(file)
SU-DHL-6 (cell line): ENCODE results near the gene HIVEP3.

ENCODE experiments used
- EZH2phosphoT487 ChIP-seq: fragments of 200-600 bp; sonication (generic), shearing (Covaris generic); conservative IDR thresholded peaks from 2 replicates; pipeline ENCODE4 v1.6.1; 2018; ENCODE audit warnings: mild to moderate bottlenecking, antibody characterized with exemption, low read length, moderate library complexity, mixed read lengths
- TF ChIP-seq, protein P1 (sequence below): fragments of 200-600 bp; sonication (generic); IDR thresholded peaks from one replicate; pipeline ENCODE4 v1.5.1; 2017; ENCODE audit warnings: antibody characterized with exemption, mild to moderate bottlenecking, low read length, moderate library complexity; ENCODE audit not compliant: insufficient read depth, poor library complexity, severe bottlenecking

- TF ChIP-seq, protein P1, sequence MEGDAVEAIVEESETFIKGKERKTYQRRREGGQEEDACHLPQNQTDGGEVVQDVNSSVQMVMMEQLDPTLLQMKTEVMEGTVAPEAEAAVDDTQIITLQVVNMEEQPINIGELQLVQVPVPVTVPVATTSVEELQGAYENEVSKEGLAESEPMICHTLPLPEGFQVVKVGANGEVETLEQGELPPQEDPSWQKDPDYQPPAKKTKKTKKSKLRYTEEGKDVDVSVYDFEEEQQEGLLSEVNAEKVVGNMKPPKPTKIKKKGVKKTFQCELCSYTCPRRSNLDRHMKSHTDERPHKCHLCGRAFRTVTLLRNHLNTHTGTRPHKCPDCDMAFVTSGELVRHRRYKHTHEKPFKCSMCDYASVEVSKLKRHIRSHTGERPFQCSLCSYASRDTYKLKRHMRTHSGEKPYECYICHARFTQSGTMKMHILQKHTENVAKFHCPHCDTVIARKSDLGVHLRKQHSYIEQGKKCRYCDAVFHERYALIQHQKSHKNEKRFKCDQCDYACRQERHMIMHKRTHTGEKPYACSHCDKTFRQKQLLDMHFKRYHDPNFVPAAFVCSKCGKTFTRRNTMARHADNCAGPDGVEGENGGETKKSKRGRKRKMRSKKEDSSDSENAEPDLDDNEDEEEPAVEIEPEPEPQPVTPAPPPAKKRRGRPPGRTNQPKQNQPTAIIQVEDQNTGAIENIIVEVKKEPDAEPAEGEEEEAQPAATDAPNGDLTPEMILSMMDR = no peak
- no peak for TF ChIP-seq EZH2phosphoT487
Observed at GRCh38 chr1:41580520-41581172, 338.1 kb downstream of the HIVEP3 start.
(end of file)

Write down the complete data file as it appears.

SU-DHL-6 (cell line): ENCODE results near the gene HIVEP3.

ENCODE experiments used
- EZH2phosphoT487 ChIP-seq: fragments of 200-600 bp; sonication (generic), shearing (Covaris generic); conservative IDR thresholded peaks from 2 replicates; pipeline ENCODE4 v1.6.1; 2018; ENCODE audit warnings: mild to moderate bottlenecking, antibody characterized with exemption, low read length, moderate library complexity, mixed read lengths
- TF ChIP-seq, protein P1 (sequence below): fragments of 200-600 bp; sonication (generic); IDR thresholded peaks from one replicate; pipeline ENCODE4 v1.5.1; 2017; ENCODE audit warnings: antibody characterized with exemption, mild to moderate bottlenecking, low read length, moderate library complexity; ENCODE audit not compliant: insufficient read depth, poor library complexity, severe bottlenecking

- TF ChIP-seq, protein P1, sequence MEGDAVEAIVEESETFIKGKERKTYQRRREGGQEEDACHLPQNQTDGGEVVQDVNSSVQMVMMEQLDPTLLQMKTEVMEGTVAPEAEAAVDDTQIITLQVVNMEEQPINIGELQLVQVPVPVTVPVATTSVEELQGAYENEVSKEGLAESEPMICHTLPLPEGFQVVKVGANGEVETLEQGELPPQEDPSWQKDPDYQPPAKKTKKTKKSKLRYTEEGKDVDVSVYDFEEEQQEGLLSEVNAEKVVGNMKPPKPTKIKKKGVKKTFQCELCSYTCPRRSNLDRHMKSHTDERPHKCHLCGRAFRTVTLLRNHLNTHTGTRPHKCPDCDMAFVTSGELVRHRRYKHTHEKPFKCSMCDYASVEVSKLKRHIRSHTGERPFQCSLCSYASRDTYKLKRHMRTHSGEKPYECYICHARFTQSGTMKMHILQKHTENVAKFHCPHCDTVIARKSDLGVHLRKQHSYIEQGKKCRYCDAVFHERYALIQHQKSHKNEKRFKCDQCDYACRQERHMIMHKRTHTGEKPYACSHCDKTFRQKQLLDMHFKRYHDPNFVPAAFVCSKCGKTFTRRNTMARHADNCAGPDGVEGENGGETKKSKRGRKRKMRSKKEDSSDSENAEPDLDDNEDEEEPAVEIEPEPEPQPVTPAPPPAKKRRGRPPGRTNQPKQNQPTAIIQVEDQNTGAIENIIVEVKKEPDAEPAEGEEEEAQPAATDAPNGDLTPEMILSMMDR = no peak
- no peak for TF ChIP-seq EZH2phosphoT487
Observed at GRCh38 chr1:41580520-41581172, 338.1 kb downstream of the HIVEP3 start.